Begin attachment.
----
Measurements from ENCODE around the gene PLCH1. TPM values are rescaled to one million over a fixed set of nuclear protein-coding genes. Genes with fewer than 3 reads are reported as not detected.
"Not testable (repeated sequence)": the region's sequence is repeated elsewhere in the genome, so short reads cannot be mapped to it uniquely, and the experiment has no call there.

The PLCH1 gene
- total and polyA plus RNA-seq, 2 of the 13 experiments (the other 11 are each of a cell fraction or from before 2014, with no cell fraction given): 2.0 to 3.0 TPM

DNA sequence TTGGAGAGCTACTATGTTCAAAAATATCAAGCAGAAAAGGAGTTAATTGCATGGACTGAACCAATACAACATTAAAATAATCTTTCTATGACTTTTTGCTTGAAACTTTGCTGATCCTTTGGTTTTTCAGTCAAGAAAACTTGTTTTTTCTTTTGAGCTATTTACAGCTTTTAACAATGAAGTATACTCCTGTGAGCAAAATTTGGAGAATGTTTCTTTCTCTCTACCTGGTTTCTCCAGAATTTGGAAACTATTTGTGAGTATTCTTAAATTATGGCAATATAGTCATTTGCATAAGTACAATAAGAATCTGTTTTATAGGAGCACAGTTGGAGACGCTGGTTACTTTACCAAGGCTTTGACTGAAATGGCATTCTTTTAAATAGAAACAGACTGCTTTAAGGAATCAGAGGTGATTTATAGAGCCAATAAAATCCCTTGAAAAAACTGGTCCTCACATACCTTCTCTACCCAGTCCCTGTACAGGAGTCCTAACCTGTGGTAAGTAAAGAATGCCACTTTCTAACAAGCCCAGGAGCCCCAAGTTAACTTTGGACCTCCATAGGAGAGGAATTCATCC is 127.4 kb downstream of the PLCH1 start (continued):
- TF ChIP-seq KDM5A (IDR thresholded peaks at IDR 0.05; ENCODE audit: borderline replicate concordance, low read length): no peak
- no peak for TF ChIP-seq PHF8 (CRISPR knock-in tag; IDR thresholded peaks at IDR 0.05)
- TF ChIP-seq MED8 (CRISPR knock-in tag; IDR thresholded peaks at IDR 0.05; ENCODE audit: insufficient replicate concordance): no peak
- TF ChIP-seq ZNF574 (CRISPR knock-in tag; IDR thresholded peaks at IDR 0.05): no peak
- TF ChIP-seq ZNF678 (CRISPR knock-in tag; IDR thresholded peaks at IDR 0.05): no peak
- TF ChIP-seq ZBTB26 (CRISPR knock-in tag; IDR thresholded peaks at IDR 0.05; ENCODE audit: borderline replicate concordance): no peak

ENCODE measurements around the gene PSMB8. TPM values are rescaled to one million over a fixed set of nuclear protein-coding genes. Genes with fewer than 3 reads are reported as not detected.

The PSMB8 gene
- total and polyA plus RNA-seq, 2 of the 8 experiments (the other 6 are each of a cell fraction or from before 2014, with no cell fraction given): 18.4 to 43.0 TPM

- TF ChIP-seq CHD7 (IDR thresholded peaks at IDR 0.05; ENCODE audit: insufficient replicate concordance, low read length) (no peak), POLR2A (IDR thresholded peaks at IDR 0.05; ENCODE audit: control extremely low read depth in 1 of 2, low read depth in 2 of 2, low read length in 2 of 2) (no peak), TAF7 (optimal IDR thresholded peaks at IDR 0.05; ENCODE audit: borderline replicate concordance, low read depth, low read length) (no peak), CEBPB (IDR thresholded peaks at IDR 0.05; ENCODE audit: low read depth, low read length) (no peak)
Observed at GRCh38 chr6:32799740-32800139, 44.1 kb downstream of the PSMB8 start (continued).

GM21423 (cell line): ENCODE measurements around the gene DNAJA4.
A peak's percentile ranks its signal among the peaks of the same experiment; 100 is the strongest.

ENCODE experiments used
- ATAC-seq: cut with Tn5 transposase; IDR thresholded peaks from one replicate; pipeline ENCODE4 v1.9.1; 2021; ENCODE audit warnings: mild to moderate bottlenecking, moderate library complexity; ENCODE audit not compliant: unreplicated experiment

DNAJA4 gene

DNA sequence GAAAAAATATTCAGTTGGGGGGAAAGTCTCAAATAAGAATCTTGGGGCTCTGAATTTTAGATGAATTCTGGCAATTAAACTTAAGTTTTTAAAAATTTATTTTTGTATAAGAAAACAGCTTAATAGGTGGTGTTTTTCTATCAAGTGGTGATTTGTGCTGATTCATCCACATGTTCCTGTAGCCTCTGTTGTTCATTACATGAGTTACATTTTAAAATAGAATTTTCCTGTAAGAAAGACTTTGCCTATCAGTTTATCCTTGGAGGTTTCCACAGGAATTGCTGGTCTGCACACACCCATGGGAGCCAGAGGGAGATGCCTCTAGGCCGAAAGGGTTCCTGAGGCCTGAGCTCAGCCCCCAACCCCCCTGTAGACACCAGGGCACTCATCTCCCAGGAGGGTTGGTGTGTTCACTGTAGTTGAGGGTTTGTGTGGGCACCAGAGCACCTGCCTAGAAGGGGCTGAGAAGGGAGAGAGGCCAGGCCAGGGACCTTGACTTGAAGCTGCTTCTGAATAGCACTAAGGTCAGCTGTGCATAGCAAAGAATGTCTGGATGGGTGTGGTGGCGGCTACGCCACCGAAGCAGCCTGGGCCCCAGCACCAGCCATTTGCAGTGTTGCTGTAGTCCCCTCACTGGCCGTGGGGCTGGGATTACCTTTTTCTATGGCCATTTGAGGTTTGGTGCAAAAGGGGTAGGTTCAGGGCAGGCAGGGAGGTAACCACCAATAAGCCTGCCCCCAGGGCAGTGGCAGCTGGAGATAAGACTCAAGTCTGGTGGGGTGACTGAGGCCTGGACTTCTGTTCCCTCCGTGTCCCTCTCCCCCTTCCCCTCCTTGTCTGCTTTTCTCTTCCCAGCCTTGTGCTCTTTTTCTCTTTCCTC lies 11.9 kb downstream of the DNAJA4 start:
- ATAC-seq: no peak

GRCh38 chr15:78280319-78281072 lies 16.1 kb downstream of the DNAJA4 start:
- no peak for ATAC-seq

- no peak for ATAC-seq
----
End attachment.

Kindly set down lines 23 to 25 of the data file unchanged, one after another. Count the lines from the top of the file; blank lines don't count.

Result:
- ATAC-seq: no peak

GRCh38 chr15:78280319-78281072 lies 16.1 kb downstream of the DNAJA4 start:
- no peak for ATAC-seq